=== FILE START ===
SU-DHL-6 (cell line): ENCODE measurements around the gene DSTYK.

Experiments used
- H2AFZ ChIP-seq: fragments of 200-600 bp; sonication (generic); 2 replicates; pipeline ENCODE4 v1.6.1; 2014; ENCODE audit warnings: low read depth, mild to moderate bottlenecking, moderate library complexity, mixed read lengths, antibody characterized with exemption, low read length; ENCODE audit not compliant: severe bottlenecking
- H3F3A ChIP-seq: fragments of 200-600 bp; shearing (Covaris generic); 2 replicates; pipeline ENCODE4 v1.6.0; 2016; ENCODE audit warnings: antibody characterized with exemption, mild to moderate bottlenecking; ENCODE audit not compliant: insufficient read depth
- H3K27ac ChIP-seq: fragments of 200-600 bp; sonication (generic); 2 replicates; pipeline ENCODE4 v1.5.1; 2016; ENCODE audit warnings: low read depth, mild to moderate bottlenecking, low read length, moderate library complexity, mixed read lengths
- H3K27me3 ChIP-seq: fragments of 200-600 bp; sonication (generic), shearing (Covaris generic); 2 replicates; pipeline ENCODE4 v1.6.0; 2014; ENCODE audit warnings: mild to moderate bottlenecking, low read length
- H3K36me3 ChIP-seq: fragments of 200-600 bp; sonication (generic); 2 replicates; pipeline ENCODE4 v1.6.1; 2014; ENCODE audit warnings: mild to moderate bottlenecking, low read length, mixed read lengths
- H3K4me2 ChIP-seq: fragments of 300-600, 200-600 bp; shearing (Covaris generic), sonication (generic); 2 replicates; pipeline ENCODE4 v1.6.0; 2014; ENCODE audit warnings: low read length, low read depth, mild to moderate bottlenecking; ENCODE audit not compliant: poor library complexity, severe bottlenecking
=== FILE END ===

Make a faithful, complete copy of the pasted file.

SU-DHL-6 (cell line): ENCODE measurements around the gene DSTYK.

Experiments used
- H2AFZ ChIP-seq: fragments of 200-600 bp; sonication (generic); 2 replicates; pipeline ENCODE4 v1.6.1; 2014; ENCODE audit warnings: low read depth, mild to moderate bottlenecking, moderate library complexity, mixed read lengths, antibody characterized with exemption, low read length; ENCODE audit not compliant: severe bottlenecking
- H3F3A ChIP-seq: fragments of 200-600 bp; shearing (Covaris generic); 2 replicates; pipeline ENCODE4 v1.6.0; 2016; ENCODE audit warnings: antibody characterized with exemption, mild to moderate bottlenecking; ENCODE audit not compliant: insufficient read depth
- H3K27ac ChIP-seq: fragments of 200-600 bp; sonication (generic); 2 replicates; pipeline ENCODE4 v1.5.1; 2016; ENCODE audit warnings: low read depth, mild to moderate bottlenecking, low read length, moderate library complexity, mixed read lengths
- H3K27me3 ChIP-seq: fragments of 200-600 bp; sonication (generic), shearing (Covaris generic); 2 replicates; pipeline ENCODE4 v1.6.0; 2014; ENCODE audit warnings: mild to moderate bottlenecking, low read length
- H3K36me3 ChIP-seq: fragments of 200-600 bp; sonication (generic); 2 replicates; pipeline ENCODE4 v1.6.1; 2014; ENCODE audit warnings: mild to moderate bottlenecking, low read length, mixed read lengths
- H3K4me2 ChIP-seq: fragments of 300-600, 200-600 bp; shearing (Covaris generic), sonication (generic); 2 replicates; pipeline ENCODE4 v1.6.0; 2014; ENCODE audit warnings: low read length, low read depth, mild to moderate bottlenecking; ENCODE audit not compliant: poor library complexity, severe bottlenecking